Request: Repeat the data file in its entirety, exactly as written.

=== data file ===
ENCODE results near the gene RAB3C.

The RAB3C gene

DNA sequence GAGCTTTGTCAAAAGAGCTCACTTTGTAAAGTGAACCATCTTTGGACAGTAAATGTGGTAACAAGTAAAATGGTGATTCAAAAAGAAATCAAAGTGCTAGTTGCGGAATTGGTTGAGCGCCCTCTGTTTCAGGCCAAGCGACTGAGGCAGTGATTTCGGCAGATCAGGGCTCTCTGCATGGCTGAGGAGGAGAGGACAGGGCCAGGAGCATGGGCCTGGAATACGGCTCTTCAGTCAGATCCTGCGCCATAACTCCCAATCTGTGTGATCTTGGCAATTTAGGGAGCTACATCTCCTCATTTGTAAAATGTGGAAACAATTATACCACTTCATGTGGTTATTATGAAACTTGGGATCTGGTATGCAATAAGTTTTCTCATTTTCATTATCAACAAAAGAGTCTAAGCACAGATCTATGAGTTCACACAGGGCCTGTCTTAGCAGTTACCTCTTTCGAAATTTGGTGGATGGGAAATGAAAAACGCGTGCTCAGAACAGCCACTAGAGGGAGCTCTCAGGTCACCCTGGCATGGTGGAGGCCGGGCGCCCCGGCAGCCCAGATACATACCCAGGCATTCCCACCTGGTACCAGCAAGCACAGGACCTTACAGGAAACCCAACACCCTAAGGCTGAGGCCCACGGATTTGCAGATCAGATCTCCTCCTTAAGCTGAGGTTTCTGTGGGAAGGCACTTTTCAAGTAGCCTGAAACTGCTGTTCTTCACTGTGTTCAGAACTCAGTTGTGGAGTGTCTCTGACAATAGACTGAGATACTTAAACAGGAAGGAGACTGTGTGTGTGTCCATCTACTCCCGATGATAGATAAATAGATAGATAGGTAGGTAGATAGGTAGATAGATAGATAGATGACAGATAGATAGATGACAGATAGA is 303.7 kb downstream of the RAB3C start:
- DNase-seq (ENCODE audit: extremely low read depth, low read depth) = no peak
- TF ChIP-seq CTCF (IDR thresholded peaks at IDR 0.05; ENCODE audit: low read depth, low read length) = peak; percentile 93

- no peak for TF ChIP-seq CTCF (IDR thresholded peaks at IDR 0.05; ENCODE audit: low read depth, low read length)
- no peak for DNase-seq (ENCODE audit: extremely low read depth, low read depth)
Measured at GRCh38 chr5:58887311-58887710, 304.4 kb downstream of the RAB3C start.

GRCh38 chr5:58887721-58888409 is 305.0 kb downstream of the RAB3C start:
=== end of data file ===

ENCODE results near the gene RAB3C.

The RAB3C gene

DNA sequence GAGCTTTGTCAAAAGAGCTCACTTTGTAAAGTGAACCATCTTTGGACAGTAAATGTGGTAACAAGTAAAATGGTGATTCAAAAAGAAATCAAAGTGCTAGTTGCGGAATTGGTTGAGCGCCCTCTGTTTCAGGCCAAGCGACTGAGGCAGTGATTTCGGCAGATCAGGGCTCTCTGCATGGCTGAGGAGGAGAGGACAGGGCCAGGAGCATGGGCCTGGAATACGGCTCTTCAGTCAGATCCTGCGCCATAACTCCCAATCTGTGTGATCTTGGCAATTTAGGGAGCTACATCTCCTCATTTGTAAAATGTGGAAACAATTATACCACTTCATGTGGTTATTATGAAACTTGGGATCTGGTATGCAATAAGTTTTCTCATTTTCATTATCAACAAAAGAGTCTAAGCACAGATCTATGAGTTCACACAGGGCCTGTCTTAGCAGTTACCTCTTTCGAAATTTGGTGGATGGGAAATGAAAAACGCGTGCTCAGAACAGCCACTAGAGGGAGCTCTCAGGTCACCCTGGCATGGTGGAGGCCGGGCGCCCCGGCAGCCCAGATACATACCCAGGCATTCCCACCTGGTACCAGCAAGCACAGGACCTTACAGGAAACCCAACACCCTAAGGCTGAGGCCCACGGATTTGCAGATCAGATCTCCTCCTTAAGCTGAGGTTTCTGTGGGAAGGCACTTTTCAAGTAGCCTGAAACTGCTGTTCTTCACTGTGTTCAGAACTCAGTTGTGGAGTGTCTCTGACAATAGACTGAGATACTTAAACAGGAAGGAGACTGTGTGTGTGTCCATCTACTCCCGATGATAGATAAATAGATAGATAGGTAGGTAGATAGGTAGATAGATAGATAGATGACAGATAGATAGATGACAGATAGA is 303.7 kb downstream of the RAB3C start:
- DNase-seq (ENCODE audit: extremely low read depth, low read depth) = no peak
- TF ChIP-seq CTCF (IDR thresholded peaks at IDR 0.05; ENCODE audit: low read depth, low read length) = peak; percentile 93

- no peak for TF ChIP-seq CTCF (IDR thresholded peaks at IDR 0.05; ENCODE audit: low read depth, low read length)
- no peak for DNase-seq (ENCODE audit: extremely low read depth, low read depth)
Measured at GRCh38 chr5:58887311-58887710, 304.4 kb downstream of the RAB3C start.

GRCh38 chr5:58887721-58888409 is 305.0 kb downstream of the RAB3C start: